Plans for an extension of the M6 toll road have been scrapped in favour of a scheme to widen the motorway.
The expressway would have run parallel to the M6 from junction 11a, north Birmingham, to junction 19 in Cheshire.
Transport minister, Stephen Ladyman, said a toll road would have been too expensive and required too much land.
He announced that the M6 would be widened by one lane in each direction in a scheme that could be completed by 2017.
'One extra lane'
A review carried out by the Highways Agency concluded the toll road would be harder to construct than first thought and widening the motorway could be done quicker.
The toll road would require 50% more land than the widening option and would cost 15% more. Its construction would cause significant disruption to the existing M6 too, the report said.
Mr Ladyman said: "Having considered all the options I am clear the right way forward is for the Highways Agency to focus on delivering one extra lane in each direction on the M6.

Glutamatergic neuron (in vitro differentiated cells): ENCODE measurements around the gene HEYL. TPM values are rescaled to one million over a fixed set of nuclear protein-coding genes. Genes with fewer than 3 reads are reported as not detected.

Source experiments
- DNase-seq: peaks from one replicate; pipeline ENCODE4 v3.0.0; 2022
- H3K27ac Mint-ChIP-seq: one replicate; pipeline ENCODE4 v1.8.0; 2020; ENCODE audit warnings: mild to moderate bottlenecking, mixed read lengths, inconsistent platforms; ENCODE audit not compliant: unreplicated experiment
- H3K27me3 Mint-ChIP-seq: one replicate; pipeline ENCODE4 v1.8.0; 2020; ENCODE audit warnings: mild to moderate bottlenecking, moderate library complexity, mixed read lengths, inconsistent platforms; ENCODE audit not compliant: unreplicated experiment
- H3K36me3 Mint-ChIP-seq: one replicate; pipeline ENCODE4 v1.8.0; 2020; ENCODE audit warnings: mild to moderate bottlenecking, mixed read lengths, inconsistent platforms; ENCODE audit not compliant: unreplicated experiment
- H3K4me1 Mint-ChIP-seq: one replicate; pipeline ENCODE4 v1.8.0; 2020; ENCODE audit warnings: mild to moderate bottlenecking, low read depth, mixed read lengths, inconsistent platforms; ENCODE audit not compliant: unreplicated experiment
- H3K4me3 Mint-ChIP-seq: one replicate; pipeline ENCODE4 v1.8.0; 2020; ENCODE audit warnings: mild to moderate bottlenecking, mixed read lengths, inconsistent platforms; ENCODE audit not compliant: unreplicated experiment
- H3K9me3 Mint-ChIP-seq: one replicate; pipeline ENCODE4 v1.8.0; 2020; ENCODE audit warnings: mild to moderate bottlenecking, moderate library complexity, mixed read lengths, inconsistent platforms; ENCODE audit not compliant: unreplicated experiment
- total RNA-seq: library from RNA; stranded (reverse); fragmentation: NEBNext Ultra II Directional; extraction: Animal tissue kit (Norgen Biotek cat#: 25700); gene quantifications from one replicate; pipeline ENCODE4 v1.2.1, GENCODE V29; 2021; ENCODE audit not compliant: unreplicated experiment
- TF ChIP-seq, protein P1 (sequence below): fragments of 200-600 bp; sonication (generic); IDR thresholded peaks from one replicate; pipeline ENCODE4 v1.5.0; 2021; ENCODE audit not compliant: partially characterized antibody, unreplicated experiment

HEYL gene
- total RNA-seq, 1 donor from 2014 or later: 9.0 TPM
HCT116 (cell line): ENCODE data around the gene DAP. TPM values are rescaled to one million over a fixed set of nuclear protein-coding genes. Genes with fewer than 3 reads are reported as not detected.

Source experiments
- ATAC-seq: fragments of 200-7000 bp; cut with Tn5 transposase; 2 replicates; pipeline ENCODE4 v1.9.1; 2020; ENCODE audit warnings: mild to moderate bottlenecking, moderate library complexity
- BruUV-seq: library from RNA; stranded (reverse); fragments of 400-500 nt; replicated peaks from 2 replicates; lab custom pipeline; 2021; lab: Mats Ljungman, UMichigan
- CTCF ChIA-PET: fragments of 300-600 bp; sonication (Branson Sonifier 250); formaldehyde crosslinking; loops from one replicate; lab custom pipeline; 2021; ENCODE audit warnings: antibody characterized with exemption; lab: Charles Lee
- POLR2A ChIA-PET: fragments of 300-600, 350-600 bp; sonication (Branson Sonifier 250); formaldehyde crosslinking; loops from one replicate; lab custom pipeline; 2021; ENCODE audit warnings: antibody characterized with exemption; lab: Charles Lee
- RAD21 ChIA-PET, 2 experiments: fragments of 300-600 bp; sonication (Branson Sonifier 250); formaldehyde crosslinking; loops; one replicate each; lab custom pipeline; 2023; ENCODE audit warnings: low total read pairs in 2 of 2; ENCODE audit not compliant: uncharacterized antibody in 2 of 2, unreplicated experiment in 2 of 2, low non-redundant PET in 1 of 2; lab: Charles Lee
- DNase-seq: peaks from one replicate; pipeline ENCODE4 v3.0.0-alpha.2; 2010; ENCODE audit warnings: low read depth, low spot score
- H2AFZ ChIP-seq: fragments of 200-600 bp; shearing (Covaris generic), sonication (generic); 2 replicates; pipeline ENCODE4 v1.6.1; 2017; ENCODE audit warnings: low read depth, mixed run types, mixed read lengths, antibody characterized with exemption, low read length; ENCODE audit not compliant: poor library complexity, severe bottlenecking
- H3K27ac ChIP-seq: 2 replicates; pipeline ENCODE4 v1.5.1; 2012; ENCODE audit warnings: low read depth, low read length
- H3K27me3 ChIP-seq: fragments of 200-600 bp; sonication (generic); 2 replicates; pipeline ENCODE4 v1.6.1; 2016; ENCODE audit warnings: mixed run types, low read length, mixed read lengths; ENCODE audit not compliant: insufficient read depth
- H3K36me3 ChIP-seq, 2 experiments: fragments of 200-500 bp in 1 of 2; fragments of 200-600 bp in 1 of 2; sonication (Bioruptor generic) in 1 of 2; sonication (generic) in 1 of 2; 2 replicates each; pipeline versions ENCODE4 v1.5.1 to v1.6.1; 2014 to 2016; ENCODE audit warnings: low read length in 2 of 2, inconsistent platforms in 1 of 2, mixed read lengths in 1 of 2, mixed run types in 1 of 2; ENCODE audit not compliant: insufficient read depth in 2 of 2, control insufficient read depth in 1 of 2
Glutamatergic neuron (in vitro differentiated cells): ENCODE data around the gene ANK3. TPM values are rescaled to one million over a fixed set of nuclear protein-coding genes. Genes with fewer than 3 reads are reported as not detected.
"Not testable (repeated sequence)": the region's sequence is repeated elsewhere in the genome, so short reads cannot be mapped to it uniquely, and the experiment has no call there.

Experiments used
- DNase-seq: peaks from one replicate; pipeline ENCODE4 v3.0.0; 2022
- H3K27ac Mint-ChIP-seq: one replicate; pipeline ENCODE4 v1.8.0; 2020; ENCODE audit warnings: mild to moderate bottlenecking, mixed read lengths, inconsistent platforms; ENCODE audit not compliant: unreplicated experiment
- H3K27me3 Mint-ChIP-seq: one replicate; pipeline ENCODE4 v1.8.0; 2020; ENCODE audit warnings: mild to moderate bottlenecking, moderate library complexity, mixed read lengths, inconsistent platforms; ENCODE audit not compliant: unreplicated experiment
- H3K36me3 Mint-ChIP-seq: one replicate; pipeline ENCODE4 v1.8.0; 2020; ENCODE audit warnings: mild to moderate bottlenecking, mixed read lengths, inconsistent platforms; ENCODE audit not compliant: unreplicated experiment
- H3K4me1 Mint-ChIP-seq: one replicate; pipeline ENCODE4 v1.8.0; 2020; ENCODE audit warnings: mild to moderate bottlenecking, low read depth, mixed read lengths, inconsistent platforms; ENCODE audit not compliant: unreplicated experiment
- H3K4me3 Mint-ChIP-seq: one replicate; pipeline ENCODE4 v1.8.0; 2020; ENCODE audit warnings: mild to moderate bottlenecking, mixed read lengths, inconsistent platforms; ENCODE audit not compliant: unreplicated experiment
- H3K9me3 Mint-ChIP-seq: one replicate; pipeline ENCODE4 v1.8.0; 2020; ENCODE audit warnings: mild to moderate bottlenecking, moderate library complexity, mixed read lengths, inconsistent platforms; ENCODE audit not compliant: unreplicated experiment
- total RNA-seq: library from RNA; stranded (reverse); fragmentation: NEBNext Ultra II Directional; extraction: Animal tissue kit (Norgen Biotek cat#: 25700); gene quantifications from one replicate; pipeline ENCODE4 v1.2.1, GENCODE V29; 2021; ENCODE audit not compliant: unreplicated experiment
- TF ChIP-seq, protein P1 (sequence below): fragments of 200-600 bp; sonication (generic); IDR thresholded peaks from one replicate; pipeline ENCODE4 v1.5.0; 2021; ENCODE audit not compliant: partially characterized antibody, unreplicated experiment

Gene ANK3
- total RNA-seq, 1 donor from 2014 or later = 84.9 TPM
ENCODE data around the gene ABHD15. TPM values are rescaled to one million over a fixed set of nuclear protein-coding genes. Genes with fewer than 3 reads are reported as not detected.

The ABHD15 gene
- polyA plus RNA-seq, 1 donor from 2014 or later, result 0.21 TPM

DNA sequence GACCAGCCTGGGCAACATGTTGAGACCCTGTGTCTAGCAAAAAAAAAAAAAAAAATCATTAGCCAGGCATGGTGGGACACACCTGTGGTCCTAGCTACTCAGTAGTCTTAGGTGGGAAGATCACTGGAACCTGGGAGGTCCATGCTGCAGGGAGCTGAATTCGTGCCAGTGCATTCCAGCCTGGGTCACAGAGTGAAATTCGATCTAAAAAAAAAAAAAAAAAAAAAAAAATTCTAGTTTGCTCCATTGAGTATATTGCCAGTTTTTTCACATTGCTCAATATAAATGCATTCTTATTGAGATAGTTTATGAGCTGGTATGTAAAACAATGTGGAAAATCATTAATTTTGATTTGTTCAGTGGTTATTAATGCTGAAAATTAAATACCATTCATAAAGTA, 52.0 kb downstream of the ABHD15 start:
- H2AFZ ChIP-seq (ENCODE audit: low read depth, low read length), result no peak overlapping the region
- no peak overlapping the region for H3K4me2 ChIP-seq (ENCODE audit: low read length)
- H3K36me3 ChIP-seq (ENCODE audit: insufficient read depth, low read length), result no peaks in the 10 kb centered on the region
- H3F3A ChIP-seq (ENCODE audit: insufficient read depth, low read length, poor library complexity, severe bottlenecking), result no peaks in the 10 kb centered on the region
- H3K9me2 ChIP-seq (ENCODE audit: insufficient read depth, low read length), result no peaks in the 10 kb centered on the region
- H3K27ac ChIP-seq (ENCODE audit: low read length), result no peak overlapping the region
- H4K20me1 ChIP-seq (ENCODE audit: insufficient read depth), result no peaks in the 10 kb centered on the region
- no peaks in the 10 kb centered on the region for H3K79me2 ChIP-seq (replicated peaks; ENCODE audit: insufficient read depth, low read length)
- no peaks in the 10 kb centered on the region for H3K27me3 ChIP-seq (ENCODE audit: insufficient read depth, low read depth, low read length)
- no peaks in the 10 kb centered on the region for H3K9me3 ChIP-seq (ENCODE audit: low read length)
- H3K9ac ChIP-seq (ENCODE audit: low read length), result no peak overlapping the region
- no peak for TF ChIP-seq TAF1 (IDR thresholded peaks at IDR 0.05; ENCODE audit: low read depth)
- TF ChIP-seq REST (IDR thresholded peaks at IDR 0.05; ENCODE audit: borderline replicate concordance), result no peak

"We have carried out detailed analysis and the extra works and land required and the costs involved do not support further work on the expressway."
The Highways Agency will now prepare detailed proposals for the widening scheme.
'Highly-damaging and costly'
The Campaign to Protect Rural England (CPRE) said it was relieved by the announcement but disappointed that the widening scheme would go forward.
Policy director Neil Sindon said the expressway scheme was highly-damaging and costly.
"But the M6 widening will be extremely expensive and generate lots of additional road traffic.
"The government promises to restrain the growth in traffic on the widened motorway and we'll be watching to see if they deliver," he said.
Stafford MP, David Kidney, was also relieved the expressway plans had been cancelled but added he remained concerned at "grandiose" schemes to widen the motorway.
"I thank everyone in Staffordshire who gave voice to the deep opposition that is felt in the County against this idea.
"The expressway would be a massively disruptive project, bringing a second extremely busy road next to thousands of people's homes - with all the noise, fumes and vibration that come with it."
He added he intended to meet Mr Ladyman to discuss plans for a public consultation over the widening scheme.
The National Alliance Against Tolls said it was worried road users may end up paying tolls to use the existing road.